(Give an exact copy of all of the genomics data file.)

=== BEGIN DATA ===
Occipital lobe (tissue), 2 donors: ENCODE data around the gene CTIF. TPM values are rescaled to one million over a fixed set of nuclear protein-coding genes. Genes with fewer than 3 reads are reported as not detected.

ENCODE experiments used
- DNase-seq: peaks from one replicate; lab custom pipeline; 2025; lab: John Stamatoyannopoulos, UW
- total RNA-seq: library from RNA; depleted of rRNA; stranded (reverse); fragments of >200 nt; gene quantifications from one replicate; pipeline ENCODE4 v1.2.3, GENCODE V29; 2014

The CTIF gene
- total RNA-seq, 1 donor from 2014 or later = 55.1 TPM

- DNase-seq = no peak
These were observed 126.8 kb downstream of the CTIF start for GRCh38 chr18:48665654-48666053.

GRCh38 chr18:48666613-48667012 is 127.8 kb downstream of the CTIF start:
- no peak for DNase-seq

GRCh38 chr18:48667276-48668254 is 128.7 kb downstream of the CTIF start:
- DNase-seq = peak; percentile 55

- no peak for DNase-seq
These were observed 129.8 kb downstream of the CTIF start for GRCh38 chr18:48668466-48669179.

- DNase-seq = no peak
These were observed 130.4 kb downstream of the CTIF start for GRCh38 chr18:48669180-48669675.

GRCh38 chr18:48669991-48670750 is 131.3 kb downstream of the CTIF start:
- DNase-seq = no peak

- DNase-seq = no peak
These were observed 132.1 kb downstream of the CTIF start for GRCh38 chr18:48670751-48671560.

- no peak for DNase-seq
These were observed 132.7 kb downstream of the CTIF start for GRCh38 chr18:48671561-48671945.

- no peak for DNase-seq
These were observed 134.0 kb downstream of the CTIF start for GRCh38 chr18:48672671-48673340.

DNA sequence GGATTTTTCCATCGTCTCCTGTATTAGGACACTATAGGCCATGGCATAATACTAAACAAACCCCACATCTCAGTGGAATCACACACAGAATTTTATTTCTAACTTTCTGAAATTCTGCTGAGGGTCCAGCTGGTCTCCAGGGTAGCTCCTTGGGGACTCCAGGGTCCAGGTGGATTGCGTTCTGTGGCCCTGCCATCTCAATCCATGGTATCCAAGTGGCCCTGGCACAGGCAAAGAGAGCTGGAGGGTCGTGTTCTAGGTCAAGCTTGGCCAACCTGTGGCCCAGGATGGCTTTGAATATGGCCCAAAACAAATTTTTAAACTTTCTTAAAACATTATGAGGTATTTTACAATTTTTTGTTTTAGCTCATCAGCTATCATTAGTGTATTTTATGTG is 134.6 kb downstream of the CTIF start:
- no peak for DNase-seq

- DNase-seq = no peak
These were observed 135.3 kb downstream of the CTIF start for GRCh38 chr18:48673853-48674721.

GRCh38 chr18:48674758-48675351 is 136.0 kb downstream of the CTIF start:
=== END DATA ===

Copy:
Occipital lobe (tissue), 2 donors: ENCODE data around the gene CTIF. TPM values are rescaled to one million over a fixed set of nuclear protein-coding genes. Genes with fewer than 3 reads are reported as not detected.

ENCODE experiments used
- DNase-seq: peaks from one replicate; lab custom pipeline; 2025; lab: John Stamatoyannopoulos, UW
- total RNA-seq: library from RNA; depleted of rRNA; stranded (reverse); fragments of >200 nt; gene quantifications from one replicate; pipeline ENCODE4 v1.2.3, GENCODE V29; 2014

The CTIF gene
- total RNA-seq, 1 donor from 2014 or later = 55.1 TPM

- DNase-seq = no peak
These were observed 126.8 kb downstream of the CTIF start for GRCh38 chr18:48665654-48666053.

GRCh38 chr18:48666613-48667012 is 127.8 kb downstream of the CTIF start:
- no peak for DNase-seq

GRCh38 chr18:48667276-48668254 is 128.7 kb downstream of the CTIF start:
- DNase-seq = peak; percentile 55

- no peak for DNase-seq
These were observed 129.8 kb downstream of the CTIF start for GRCh38 chr18:48668466-48669179.

- DNase-seq = no peak
These were observed 130.4 kb downstream of the CTIF start for GRCh38 chr18:48669180-48669675.

GRCh38 chr18:48669991-48670750 is 131.3 kb downstream of the CTIF start:
- DNase-seq = no peak

- DNase-seq = no peak
These were observed 132.1 kb downstream of the CTIF start for GRCh38 chr18:48670751-48671560.

- no peak for DNase-seq
These were observed 132.7 kb downstream of the CTIF start for GRCh38 chr18:48671561-48671945.

- no peak for DNase-seq
These were observed 134.0 kb downstream of the CTIF start for GRCh38 chr18:48672671-48673340.

DNA sequence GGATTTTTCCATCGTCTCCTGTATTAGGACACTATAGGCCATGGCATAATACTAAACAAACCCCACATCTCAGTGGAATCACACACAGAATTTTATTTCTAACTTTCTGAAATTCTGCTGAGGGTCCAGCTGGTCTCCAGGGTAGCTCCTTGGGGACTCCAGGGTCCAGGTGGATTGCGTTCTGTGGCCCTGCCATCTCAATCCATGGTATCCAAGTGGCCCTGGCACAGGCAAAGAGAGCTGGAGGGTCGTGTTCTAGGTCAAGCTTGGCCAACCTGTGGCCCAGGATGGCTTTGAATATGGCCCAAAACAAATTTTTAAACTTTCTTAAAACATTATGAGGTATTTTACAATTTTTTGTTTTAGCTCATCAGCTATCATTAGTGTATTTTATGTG is 134.6 kb downstream of the CTIF start:
- no peak for DNase-seq

- DNase-seq = no peak
These were observed 135.3 kb downstream of the CTIF start for GRCh38 chr18:48673853-48674721.

GRCh38 chr18:48674758-48675351 is 136.0 kb downstream of the CTIF start: